The Japanese yen fell to a fresh 24-year low in the 139 zone against the U.S. dollar in Tokyo on Thursday as hawkish remarks by a Federal Reserve official fueled speculation of a widening interest rate gap between Japan and the United States.

The Japanese currency briefly weakened to the upper 139 level against the dollar, falling as low as 139.69, its lowest level since September 1998, after hitting 139.38 on July 14.

At 5 p.m., the dollar fetched 139.28-29 yen compared with 138.91-139.01 yen in New York and 138.58-61 yen in Tokyo at 5 p.m. Wednesday.

The euro was quoted at $1.0029-0031 and 139.69-73 yen against $1.0048-0058 and 139.64-74 yen in New York and $1.0002-0003 and 138.62-66 yen in Tokyo late Wednesday afternoon.

A financial data screen in Tokyo shows the U.S. dollar hitting the mid-139 yen level on Sept. 1, 2022. (Kyodo)

Dealers said the yen later regained some ground against the dollar -- rising up to 139.03 -- following remarks by Chief Cabinet Secretary Hirokazu Matsuno, who called rapid foreign exchange rate movements "undesirable."

Japan's top government spokesman said at a press conference that currency rates should "move stably, reflecting economic fundamentals" and the government is "watching foreign exchange market moves with a high sense of urgency."

Tokyo stocks ended lower as investor sentiment was hurt by continuous falls in U.S. shares since late last week, and an overnight drop in European shares.

The 225-issue Nikkei Stock Average ended down 430.06 points, or 1.53 percent, from Wednesday at 27,661.47. The broader Topix index finished 27.67 points, or 1.41 percent, lower at 1,935.49.

On the top-tier Prime Market, decliners were led by marine transportation, electric appliance, and oil and coal product issues.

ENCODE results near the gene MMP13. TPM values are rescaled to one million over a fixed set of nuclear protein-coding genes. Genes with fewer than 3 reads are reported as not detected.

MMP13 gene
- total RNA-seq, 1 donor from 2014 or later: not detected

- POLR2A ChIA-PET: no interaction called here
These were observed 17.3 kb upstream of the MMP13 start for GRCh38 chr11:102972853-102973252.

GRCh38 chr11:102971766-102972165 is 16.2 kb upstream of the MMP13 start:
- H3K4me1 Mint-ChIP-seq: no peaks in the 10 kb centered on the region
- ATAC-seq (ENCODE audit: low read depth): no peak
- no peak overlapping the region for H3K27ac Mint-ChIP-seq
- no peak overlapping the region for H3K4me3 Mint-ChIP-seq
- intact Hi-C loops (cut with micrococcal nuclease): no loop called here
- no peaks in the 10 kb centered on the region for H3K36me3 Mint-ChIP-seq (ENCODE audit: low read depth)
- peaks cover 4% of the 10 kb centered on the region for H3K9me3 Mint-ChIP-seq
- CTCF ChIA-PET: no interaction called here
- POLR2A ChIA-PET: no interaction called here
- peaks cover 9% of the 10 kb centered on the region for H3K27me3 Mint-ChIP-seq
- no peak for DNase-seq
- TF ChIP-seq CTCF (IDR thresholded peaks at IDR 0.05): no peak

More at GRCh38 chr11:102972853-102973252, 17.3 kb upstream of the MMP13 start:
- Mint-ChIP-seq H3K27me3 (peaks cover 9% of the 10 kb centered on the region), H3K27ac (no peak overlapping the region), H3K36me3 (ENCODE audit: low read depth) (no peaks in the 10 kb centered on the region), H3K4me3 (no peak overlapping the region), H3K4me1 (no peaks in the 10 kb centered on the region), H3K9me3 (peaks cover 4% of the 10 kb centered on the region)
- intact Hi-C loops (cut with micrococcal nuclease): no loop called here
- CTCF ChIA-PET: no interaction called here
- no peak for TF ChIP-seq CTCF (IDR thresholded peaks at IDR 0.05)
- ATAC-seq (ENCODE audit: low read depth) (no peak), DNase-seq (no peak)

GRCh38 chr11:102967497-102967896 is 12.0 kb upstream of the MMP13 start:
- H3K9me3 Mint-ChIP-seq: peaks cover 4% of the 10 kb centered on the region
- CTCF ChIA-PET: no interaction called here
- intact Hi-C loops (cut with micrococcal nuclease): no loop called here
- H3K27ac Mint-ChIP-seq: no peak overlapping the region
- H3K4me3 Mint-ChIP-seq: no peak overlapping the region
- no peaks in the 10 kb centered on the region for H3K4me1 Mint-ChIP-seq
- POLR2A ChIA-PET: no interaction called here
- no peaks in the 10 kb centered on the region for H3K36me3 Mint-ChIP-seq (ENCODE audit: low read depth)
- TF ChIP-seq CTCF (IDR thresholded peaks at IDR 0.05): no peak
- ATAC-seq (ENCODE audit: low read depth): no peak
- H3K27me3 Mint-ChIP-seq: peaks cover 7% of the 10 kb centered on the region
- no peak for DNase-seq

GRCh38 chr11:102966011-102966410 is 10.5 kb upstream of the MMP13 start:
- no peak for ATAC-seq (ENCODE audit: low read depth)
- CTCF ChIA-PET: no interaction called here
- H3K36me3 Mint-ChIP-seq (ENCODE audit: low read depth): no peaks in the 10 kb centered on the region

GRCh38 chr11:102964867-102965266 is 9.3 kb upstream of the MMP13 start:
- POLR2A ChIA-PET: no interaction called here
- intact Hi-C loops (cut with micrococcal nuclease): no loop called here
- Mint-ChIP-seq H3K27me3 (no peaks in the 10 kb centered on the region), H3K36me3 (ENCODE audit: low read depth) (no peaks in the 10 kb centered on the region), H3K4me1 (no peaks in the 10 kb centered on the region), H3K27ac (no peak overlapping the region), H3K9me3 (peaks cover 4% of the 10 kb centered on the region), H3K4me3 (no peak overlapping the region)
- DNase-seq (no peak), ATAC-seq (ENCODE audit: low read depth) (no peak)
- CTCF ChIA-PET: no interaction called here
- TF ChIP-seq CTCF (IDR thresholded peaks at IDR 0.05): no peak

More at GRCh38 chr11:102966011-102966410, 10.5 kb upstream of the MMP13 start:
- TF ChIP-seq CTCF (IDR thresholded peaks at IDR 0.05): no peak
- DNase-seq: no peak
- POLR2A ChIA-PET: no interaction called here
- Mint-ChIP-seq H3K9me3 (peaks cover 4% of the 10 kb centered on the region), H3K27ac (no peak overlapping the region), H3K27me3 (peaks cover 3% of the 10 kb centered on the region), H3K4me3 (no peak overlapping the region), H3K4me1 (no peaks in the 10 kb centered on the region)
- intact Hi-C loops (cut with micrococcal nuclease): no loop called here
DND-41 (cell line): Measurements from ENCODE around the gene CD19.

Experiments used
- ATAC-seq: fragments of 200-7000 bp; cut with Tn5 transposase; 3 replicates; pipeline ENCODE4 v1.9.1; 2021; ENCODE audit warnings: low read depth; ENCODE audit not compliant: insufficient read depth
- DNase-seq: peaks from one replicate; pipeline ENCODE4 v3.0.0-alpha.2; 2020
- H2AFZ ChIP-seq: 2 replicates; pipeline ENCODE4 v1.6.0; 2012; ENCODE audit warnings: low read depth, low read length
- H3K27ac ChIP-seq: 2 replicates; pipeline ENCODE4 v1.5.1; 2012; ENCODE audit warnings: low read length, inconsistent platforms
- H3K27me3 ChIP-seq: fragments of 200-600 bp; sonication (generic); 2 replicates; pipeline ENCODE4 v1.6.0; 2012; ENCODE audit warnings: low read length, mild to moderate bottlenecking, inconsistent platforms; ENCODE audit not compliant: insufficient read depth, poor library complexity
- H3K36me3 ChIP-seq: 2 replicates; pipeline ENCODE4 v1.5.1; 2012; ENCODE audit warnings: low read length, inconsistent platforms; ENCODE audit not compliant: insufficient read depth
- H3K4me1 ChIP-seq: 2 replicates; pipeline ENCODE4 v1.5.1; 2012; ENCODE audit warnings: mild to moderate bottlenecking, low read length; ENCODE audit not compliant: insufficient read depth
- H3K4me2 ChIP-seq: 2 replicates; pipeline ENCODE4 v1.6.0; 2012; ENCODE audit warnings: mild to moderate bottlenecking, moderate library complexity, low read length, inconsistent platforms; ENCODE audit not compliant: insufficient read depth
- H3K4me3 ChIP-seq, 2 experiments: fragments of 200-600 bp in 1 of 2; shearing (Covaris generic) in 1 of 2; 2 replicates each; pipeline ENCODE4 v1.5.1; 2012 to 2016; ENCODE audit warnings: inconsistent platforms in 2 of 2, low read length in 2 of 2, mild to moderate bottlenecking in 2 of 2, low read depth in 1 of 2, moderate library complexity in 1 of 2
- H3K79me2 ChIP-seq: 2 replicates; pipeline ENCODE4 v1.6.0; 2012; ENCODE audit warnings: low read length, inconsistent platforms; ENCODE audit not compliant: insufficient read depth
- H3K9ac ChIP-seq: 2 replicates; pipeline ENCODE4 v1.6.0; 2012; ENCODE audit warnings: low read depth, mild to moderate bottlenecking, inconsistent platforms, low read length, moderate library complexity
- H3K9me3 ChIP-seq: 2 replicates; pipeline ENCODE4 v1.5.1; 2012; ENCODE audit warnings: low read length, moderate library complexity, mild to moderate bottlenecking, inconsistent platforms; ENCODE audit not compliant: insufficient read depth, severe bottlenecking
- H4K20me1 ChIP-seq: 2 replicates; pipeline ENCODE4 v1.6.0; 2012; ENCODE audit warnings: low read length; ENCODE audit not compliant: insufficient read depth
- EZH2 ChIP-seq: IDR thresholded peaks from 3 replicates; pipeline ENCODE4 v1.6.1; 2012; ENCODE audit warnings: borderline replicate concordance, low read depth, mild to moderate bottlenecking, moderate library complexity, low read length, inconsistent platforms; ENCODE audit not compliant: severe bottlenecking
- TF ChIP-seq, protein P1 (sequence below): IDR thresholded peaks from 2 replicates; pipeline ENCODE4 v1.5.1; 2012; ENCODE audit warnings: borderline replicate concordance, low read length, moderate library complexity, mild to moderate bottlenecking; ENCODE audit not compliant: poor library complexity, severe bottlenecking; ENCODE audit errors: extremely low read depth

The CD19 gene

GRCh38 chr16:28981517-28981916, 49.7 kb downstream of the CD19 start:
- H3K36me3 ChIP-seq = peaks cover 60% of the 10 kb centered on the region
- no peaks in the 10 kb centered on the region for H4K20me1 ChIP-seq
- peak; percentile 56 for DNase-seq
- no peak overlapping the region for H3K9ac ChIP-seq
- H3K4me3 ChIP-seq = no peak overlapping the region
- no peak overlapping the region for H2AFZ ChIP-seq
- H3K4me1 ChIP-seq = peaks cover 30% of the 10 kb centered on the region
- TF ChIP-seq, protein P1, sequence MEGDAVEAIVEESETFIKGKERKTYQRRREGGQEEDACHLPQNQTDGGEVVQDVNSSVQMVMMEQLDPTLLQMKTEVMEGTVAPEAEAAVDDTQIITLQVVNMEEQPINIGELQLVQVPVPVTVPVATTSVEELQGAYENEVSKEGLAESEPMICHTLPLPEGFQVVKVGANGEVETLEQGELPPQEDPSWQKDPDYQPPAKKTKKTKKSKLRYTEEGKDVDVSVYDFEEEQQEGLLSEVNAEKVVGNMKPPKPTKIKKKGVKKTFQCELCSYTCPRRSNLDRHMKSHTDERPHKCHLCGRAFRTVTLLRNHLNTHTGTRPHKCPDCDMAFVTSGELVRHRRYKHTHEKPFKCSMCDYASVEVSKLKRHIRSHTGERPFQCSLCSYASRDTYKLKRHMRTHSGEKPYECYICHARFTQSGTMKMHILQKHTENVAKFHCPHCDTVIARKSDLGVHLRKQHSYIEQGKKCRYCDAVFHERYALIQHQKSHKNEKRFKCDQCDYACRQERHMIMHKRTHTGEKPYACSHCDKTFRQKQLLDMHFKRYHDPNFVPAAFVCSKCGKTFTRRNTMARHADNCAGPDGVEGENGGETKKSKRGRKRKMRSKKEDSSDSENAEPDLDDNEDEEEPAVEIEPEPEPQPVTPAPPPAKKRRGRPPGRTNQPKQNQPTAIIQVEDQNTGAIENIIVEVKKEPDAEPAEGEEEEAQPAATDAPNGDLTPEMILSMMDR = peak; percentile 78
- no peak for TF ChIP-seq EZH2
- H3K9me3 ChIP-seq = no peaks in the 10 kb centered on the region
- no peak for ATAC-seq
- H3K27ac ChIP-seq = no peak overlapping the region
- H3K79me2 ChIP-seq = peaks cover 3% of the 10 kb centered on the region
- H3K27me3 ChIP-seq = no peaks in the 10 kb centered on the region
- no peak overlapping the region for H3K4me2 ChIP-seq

Investors unloaded the yen and bought the dollar after Cleveland Fed President Loretta Mester said Wednesday the U.S. central bank should raise its benchmark rate to above 4 percent by early next year from the current 2.25-2.5 percent, higher than the market's expectations of up to 4 percent, dealers said.

Mester also said she does not "anticipate the Fed cutting the Fed funds rate target next year," reiterating a hawkish stance that many Fed officials have been showing recently.

While Japan is likely to keep its ultraloose monetary policy at least until BOJ Governor Haruhiko Kuroda's tenure ends in April, "rising speculation of interest rate hikes in Europe and the United States resulted in yen selling," said Norihiro Fujito, senior investment strategist at Mitsubishi UFJ Morgan Stanley Securities Co.

Expectations are growing that the European Central Bank will implement a 0.75 percentage point hike in next week's policy meeting amid rising inflation, analysts said.

Worries about a slowdown in the global economy due to monetary tightening weighed on the Tokyo stock market as well.

Technology shares drew selling, tracking overnight falls in their U.S. counterparts. Industrial robot maker Yaskawa Electric shed 85 yen, or 1.9 percent, to 4,495 yen, while its peer Fanuc dropped 120 yen, or 0.5 percent, to 22,415 yen.

Semiconductor equipment maker Tokyo Electron lost 1,480 yen, or 3.4 percent, to 42,680 yen.

Concerns over power shortages in Europe were rekindled after Russia's Gazprom said it has stopped energy supplies to the region for maintenance, weighing on stocks globally, brokers said.

Among Prime Market issues, declining issues outnumbered advancers 1,606 to 195, while 35 ended unchanged.

Trading volume on the Prime Market fell to 1,100.42 million shares from Wednesday's 1,332.18 million.

The yield on the bellwether 10-year Japanese government bond rose 0.015 percentage point from Wednesday's close to 0.235 percent, following an overnight increase in long-term U.S. Treasury yields.

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